Screening for immune biomarkers associated with infection or protection against Ehrlichia ruminantium by RNA-sequencing analysis.

16 Feb 2024
Pretorius A, Nefefe T, Thema N, Liebenberg J, Steyn H, van Kleef M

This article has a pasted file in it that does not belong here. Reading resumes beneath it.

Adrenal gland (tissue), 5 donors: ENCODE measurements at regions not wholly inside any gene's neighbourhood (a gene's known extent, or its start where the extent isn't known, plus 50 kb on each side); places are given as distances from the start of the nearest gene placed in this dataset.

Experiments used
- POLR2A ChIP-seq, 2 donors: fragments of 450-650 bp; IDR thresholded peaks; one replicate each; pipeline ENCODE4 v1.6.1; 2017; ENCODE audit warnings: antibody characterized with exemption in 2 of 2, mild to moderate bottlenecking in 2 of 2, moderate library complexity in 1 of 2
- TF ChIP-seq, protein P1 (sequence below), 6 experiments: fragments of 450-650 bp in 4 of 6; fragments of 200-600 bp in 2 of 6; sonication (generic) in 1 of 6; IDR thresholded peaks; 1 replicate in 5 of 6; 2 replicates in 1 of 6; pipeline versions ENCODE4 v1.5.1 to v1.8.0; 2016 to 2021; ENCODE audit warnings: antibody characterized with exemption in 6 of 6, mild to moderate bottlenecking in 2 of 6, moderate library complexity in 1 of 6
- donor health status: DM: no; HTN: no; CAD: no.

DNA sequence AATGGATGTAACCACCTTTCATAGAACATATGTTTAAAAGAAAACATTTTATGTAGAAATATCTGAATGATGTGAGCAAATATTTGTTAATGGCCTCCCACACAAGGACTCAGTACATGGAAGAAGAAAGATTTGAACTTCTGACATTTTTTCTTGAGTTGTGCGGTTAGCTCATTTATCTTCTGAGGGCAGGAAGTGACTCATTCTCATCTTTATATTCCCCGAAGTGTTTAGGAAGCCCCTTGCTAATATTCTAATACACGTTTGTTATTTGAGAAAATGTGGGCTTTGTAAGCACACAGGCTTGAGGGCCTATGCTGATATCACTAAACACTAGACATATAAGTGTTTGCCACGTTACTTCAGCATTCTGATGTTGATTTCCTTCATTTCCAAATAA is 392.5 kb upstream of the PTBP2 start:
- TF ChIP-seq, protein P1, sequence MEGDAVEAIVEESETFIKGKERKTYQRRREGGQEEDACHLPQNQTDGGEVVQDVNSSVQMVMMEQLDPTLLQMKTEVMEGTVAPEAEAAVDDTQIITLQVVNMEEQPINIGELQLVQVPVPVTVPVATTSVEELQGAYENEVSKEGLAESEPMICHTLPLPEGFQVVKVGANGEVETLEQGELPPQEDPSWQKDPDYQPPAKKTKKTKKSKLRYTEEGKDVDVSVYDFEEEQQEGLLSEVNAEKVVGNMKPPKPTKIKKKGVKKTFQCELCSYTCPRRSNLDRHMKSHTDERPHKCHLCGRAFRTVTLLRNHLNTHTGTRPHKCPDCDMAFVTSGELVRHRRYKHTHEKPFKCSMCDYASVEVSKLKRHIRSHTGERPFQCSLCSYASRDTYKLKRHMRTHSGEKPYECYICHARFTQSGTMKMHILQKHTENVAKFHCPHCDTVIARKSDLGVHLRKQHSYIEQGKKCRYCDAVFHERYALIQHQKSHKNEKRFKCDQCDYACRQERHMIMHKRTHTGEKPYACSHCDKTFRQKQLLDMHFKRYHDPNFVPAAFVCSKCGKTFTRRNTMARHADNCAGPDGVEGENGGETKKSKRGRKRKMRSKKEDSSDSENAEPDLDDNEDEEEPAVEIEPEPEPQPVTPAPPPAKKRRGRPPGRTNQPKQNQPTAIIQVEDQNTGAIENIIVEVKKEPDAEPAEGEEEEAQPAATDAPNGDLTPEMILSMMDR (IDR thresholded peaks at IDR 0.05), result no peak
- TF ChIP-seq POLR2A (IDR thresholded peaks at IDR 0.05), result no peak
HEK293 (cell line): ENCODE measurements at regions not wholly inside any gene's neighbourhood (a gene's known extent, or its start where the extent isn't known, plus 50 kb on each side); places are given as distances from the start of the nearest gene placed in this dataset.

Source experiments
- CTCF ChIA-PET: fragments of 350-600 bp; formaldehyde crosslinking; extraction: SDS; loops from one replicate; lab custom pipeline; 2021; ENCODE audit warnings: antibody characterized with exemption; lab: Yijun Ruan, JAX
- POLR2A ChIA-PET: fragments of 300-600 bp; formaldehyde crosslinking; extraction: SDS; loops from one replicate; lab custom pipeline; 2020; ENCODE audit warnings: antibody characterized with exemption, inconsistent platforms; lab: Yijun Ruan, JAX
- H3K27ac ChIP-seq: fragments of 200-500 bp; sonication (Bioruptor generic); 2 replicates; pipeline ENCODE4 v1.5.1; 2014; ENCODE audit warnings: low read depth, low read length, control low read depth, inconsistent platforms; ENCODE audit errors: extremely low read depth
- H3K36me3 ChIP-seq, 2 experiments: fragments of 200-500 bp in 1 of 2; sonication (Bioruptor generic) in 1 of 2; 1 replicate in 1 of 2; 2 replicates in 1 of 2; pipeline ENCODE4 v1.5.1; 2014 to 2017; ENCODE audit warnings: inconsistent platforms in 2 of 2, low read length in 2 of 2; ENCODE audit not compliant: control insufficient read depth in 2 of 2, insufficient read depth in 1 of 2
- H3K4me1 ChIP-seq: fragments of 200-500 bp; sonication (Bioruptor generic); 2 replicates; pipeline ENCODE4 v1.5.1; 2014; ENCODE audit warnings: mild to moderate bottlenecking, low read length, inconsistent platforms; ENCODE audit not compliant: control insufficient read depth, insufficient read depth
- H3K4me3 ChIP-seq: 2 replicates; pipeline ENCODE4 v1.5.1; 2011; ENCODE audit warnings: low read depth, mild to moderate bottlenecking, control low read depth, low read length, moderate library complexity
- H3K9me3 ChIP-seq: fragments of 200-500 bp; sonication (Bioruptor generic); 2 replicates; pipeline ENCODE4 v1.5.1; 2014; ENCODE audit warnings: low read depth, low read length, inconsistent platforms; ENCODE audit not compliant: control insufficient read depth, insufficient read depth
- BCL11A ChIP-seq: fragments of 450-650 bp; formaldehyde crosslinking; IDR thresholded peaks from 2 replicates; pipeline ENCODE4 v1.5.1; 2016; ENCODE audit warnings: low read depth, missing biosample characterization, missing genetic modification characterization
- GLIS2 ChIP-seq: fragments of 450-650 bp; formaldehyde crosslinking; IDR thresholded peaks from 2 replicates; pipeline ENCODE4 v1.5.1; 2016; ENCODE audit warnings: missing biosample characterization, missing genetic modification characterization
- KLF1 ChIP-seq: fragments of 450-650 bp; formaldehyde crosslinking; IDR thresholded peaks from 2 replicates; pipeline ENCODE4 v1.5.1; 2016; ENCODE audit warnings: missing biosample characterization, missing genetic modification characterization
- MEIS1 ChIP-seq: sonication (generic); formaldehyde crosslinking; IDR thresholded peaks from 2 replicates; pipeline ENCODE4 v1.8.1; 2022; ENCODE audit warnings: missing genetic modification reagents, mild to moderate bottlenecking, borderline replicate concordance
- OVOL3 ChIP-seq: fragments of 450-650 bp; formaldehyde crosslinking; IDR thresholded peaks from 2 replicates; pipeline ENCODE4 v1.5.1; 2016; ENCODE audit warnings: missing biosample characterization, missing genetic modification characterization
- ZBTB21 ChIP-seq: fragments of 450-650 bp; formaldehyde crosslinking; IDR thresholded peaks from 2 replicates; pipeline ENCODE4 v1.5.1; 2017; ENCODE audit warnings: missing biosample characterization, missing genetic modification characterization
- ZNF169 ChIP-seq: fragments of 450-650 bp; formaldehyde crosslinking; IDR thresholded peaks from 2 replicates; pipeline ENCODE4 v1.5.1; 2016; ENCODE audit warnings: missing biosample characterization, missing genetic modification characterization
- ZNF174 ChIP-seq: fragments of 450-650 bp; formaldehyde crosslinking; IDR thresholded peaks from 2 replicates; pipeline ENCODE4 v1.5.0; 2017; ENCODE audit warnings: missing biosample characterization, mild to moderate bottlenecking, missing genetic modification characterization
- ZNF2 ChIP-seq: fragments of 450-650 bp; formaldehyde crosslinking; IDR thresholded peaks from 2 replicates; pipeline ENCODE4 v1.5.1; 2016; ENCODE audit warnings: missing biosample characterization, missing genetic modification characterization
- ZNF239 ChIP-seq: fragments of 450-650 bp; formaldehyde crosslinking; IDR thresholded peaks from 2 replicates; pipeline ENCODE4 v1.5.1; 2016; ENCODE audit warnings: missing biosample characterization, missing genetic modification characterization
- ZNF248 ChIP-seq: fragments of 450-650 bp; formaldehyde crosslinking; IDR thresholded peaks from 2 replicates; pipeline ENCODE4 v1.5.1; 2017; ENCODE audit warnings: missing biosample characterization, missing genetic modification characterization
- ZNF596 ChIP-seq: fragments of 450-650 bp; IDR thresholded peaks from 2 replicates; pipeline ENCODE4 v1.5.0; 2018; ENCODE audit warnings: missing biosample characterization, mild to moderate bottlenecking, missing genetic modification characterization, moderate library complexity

Heartwater is one of the most economically important tick-borne fatal diseases of livestock. The disease is caused by the bacteria Ehrlichia ruminantium transmitted by Amblyomma ticks. Although there is evidence that interferon-gamma controls E. ruminantium growth and that cellular immune responses are protective, an effective recombinant vaccine for this disease is lacking. Analyses of markers associated with infection as well as protection will lead to a better understanding of the E. ruminantium immune response and corresponding pathways induced in sheep peripheral blood mononuclear cells (PBMC) will assist in development of such a vaccine. In this study, Biomarkers of infection (BMI) were identified as uniquely expressed genes during primary infection and biomarkers of protection (BMP) associated with immune to heartwater were identified post challenge. Sheep were experimentally infected and challenged with E. ruminantium infected ticks. The immune phenotypic and transcriptome profile of their PBMC were compared to their own naïve PBMC collected before infection. The study revealed 305 differentially expressed genes (DEGs) as BMI, of these 17 were upregulated at all three time-points investigated. These DEGs, form part of the bacterial invasion of epithelial cells Kyoto Encyclopaedia of Genes and Genomes (KEGG) pathway, and others detected from day 1 post infection and are considered predictive markers for early heartwater infection in ruminants. Similarly, a total of 332 DEGs were identified as BMP, of these 100 were upregulated and 75 were downregulated at all three time-points investigated. However, at D1PC most DEGs were downregulated (n = 1312) that correlated with a reduction in the % CD4 and CD8 T cells detected with flow cytometry. KEGG pathway analyses showed complete down regulation of T cell specific pathways possibly due to homing of immune cells to the site of infection after acquired immunity developed. At D4PC, expression levels of most of these downregulated genes increased and by D6PC they were upregulated. This indicates that the sampling time-point for biomarker analyses is important when results for acquired immune responses are inferred. This data identified DEGs that could be considered as biomarkers of protective immunity that can be used for identification of vaccine antigens and provides a strong foundation to further development of heartwater recombinant vaccines.